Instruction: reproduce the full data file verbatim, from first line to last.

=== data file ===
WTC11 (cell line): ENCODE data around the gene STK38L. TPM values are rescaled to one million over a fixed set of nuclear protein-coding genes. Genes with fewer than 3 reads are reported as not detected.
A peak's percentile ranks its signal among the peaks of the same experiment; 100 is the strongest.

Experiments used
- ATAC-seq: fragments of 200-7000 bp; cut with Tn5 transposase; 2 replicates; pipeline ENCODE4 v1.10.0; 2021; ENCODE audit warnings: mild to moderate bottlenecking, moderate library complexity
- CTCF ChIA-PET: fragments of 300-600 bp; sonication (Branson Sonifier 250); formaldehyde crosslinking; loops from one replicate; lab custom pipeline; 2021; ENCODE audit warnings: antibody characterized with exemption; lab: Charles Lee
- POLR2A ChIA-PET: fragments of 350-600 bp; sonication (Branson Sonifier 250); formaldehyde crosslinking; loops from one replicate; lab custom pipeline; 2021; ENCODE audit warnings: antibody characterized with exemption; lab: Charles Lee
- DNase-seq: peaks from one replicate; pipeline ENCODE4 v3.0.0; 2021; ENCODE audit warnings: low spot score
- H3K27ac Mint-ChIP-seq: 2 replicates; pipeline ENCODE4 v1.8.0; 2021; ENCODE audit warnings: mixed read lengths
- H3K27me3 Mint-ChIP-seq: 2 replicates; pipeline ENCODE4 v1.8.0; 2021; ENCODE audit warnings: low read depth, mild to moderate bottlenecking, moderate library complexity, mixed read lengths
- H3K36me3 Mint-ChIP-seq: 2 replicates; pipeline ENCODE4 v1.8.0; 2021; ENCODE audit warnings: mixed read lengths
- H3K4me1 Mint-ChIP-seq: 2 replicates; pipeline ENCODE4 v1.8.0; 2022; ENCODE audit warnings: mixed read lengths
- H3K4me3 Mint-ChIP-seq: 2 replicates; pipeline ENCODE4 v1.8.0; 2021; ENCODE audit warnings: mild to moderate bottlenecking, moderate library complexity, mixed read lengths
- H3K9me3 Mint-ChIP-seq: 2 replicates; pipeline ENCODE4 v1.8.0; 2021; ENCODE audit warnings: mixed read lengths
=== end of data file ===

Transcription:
WTC11 (cell line): ENCODE data around the gene STK38L. TPM values are rescaled to one million over a fixed set of nuclear protein-coding genes. Genes with fewer than 3 reads are reported as not detected.
A peak's percentile ranks its signal among the peaks of the same experiment; 100 is the strongest.

Experiments used
- ATAC-seq: fragments of 200-7000 bp; cut with Tn5 transposase; 2 replicates; pipeline ENCODE4 v1.10.0; 2021; ENCODE audit warnings: mild to moderate bottlenecking, moderate library complexity
- CTCF ChIA-PET: fragments of 300-600 bp; sonication (Branson Sonifier 250); formaldehyde crosslinking; loops from one replicate; lab custom pipeline; 2021; ENCODE audit warnings: antibody characterized with exemption; lab: Charles Lee
- POLR2A ChIA-PET: fragments of 350-600 bp; sonication (Branson Sonifier 250); formaldehyde crosslinking; loops from one replicate; lab custom pipeline; 2021; ENCODE audit warnings: antibody characterized with exemption; lab: Charles Lee
- DNase-seq: peaks from one replicate; pipeline ENCODE4 v3.0.0; 2021; ENCODE audit warnings: low spot score
- H3K27ac Mint-ChIP-seq: 2 replicates; pipeline ENCODE4 v1.8.0; 2021; ENCODE audit warnings: mixed read lengths
- H3K27me3 Mint-ChIP-seq: 2 replicates; pipeline ENCODE4 v1.8.0; 2021; ENCODE audit warnings: low read depth, mild to moderate bottlenecking, moderate library complexity, mixed read lengths
- H3K36me3 Mint-ChIP-seq: 2 replicates; pipeline ENCODE4 v1.8.0; 2021; ENCODE audit warnings: mixed read lengths
- H3K4me1 Mint-ChIP-seq: 2 replicates; pipeline ENCODE4 v1.8.0; 2022; ENCODE audit warnings: mixed read lengths
- H3K4me3 Mint-ChIP-seq: 2 replicates; pipeline ENCODE4 v1.8.0; 2021; ENCODE audit warnings: mild to moderate bottlenecking, moderate library complexity, mixed read lengths
- H3K9me3 Mint-ChIP-seq: 2 replicates; pipeline ENCODE4 v1.8.0; 2021; ENCODE audit warnings: mixed read lengths